If you want to make money buying and selling cattle, you must learn how the market operates. The major determining forces of price in the cattle market are season and cattle classes. You must equip yourself with knowledge about the cattle classes to enable you to make smart purchasing and selling decisions. There is great potential of earning a desirable income buying and selling cattle, but you can only achieve this through informed decisions.
Learn cattle classes. Cattle prices are mainly determined by their classes and sex. In order to trade at the best prices, you must learn the differences. Traditionally a pregnant heifer sells at a higher price than a cow with a calf. During fall in the South, 500-pound calves are sold at the same amount as 400-pound calves per head; thus you can get 100 pounds of calf at no cost. In the North, you can sell heavy calves at a higher price per pound than lighter calves during fall. During the herd-building period of the cattle market, heavy heifers, lightweight heifers and bred heifers sell at the same price per pound, but feedlot cattle sell at a hundred dollars higher than cattle that graze on open land.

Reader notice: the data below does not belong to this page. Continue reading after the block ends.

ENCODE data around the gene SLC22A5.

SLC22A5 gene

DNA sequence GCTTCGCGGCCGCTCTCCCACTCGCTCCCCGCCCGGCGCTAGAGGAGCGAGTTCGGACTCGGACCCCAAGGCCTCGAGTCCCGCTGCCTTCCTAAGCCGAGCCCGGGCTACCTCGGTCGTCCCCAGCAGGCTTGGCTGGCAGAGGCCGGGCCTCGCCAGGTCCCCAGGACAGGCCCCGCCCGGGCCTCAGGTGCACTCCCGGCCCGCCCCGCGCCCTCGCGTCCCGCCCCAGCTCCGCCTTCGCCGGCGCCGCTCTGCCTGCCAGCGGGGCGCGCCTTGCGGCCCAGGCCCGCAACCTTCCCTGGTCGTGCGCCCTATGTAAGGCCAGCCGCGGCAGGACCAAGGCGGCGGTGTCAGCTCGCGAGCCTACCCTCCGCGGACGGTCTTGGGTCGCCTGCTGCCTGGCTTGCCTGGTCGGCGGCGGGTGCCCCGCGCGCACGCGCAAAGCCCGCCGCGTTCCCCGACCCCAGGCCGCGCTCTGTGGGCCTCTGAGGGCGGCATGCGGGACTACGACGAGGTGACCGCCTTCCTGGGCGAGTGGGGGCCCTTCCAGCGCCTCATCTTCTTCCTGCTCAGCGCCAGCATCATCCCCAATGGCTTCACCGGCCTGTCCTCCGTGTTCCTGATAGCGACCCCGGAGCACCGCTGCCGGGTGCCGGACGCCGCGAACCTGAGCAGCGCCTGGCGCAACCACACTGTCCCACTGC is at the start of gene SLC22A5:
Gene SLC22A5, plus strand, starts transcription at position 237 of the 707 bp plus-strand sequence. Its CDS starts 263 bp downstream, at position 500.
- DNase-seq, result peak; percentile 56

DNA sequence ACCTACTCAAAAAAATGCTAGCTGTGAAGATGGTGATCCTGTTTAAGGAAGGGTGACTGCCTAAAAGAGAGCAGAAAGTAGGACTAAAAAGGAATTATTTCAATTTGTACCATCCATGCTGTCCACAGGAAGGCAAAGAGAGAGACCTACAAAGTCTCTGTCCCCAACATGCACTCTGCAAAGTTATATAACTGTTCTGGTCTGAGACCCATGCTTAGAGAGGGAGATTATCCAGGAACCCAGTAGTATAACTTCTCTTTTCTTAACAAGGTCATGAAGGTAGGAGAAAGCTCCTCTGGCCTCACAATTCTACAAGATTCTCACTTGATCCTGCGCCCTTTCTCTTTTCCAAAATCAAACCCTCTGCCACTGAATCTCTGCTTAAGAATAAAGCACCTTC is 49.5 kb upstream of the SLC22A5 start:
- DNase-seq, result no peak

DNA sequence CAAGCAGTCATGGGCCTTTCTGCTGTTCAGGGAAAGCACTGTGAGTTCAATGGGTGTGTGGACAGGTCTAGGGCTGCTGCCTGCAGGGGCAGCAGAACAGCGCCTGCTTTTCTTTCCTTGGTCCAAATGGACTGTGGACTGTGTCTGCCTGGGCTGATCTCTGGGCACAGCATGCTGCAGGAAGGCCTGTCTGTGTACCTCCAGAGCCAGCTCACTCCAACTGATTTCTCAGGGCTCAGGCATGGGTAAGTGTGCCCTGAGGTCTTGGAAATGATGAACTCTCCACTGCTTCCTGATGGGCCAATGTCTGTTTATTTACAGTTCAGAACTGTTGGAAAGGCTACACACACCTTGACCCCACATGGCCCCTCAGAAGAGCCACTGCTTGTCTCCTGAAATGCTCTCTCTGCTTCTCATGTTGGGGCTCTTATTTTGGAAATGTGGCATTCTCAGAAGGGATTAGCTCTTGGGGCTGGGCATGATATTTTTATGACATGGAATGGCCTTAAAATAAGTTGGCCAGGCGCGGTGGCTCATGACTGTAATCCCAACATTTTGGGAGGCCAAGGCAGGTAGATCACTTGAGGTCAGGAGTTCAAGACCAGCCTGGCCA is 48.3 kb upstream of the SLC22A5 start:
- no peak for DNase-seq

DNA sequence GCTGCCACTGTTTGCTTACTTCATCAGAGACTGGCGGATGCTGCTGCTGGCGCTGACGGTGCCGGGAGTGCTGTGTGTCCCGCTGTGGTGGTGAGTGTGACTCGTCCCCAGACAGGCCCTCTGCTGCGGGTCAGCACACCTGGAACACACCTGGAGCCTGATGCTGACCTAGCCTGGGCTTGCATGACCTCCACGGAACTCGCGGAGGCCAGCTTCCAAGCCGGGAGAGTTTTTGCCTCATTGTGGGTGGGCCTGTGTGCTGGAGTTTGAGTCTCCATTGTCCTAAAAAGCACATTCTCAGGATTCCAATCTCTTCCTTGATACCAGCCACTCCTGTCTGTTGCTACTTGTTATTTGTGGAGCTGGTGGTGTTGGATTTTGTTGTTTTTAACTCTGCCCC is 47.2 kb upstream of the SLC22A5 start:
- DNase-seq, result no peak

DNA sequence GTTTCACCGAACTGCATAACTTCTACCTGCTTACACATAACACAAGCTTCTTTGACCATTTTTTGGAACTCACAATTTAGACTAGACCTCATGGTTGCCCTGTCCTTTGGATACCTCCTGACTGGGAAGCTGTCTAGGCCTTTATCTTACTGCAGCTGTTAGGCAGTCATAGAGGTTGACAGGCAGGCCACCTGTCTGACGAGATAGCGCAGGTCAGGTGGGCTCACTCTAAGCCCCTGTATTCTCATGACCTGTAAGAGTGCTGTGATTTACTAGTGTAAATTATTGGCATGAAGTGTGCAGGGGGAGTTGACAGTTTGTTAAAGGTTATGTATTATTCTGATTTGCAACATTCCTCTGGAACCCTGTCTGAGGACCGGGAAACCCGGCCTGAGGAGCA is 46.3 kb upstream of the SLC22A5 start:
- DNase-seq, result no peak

Trade on real market prices. If you want to make money in the cattle market, you must ignore estimates of future price direction. Transaction decisions based on presumptions about future prices are likely to go wrong. Note that what matters is the price at the particular time you are in the market.
Discipline yourself. Make it a standard rule to always sell cattle that are priced too high and buy those that are priced too low in the market. This way you can take advantage of the commonly mis-priced cattle in the market and get the best deals.
Establish your feedlot’s cost of production. Calculate the expenses you incur for the feedlot so that you can gauge the viability of the price and value of cattle in the market. If the market price exceeds the feedlot’s cost of production, you can make a significant amount of money.
Stay prepared. The market can be unpredictable, and it is important for you to anticipate market fluctuations. A management-intensive program that includes frequent sorting and weighing of cattle will enable you to benefit from market opportunities that arise. On the other hand, cash flow and a money reserve out of the cattle business will enable you to stay prepared for any hitch in the market.